The €1.3bn acquisition of Picard Surgeles, the French producer and retailer of frozen foods, by BC Partners at the end of 2004 capped a year of impressive private equity activity in the Food sector. Yet with talk of mounting regulation and interest from competition authorities, increasing retailer power and a perceived scarcity of available businesses, it appears that the private equity sector is going to have to get smarter to continue to reap rich profits from the Food sector.
What is clear is that the Food sector has held immense appeal for private equity houses of late. Michael O’Donnell, Managing Director at Legal & General Ventures Limited - whose portfolio of successful investments in the sector have included ownership of the Young’s Seafood and Golden Wonder brands – says that the opportunity to bring a number of brands together is part of the appeal: “Food brands which have strong revenue streams are attractive to the private equity sector as they enable a buy and build strategy. When put together, previously under performing brands can tap into synergies and economies of scale.”
Yet there is every reason to believe that minor investors and the brands themselves can benefit from private equity involvement. The ability to harness strong management teams with experience of businesses producing fast moving consumer goods, who can deliver improved efficiency, strong profits and better returns for investors is at the heart of the appeal private equity houses hold. As a consequence, investors and their management teams have been able to deliver the consumer increasingly cost effective and innovative products, with the minority investors sharing in the gains private equity houses attain.
Mike Parker, Managing Director at Young’s Bluecrest Seafood, which has been in the hands of private equity houses since 1998, adds that the support of a private equity house is a boon to a strong management team: “These guys know what they are doing. As well as supporting the management, they bring a clarity of thinking that has seen us go from strength to strength.”
Yet there is a growing feeling that the success of private equity houses, and in particular the ‘buy and build’ philosophy, has exhausted the major opportunities, leaving a scarcity of investment targets. Equally, acquisitive expansion for some of the larger groups would bring with it the risk of riling the competition authorities, while escalating concerns over health and safety issues (as highlighted by the recent furore over Sudan 1 contamination) and age-old issues of brand loyalty reiterate the point that the food industry is not a risk-free target for investors.
The challenge for the food industry now is to be sufficiently open-minded to explore different avenues and turn the threats into opportunities, allowing the vein of private equity M&A activity to continue long into 2005.
Trends for the future
Mature industry leaves fewer targets
Private equity firms have not merely invested in the food sector, they have also realised their investments – through secondary (and tertiary) buy-outs and trade sales – ensuring that M&A activity has been buoyant in the twenty first century. In fact, private equity activity has been growing steadily over the last four years and now accounts for 11% by value (2.5% in 2003) and 7% by volume (3% in 2003) of all worldwide activity. In the UK in 2004 private equity deals represented 22% of deal activity by volume.
As the industry consolidates, it is inevitable that opportunities in the UK market will become harder to find, involving higher-risk ventures and less well-known businesses. The alternative that many investors are following is to look towards Continental and Eastern Europe and the CIS as exploitable markets.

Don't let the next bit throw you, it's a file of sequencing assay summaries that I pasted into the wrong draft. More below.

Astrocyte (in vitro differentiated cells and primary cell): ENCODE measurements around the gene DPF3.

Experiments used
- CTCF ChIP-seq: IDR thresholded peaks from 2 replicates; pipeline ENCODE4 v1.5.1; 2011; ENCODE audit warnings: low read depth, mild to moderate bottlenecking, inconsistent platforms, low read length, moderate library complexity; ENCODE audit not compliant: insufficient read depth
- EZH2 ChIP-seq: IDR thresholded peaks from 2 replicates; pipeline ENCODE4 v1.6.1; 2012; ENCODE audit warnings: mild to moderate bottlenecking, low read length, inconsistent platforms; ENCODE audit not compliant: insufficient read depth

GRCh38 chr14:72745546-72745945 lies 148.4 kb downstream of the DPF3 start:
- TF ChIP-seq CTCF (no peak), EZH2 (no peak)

Europe has provided plenty of recent examples: the €32m acquisition of a 37% interest in Bambi-Pozarevac, a Serbian based manufacturer of confectionery and frozen fruit products, by Salford; Henderson Private Capital’s recent acquisition of Homann Feinkost GmbH & Co. KG, the German manufacturer and supplier of chilled and convenience food products, for approximately €140m; the €850m acquisition of the sugar confectionary unit of Dutch food group CSM by CVC Capital Partners; and the acquisition from EQI, the Swedish private equity firm, of Vaasen & Vaasen, the Finnish bakery company by CapVest for €300m.
The fragmented market in many territories provides the opportunity to replicate the market activity seen in the UK over the last few years. However, these markets will inevitably reach the UK market’s level of maturity. It is in this climate that we may begin to see the emergence of a handful of much larger pan-European groups building market share through the acquisition of producers and manufacturers whose operations complement their own. It is here perhaps that we see the logical extension of the economies of scale that have brought the UK market this far, and the makings of a longer-term strategy for investors with an eye on yet greater returns.
Should consolidation of producers and manufacturers occur, the size of the enlarged groups may enable them to represent a more effective bloc to the power of large retail groups. The consolidation of retailers has allowed the major players (principally supermarkets) to leverage their purchasing powers more and more effectively, driving down manufacturers’ margins and extending payment terms and demands. Recent criticism of Sainsbury’s intention to extend payment terms from three to six weeks has highlighted the extent of this increased buying power. The OFT’s criticism of Sainsbury’s decision, and the forthcoming publication of its revised Supermarket Code of Conduct appear to signal a new direction for the regulator.
However, some commentators argue that the pressures imposed by the major retailers may instead have a positive impact, as the supermarkets’ demands encourage and reward those providers who are innovative and efficiently run. It will come as no surprise if those providers who benefit from the experienced management supplied by private equity houses are those best placed to innovate most effectively.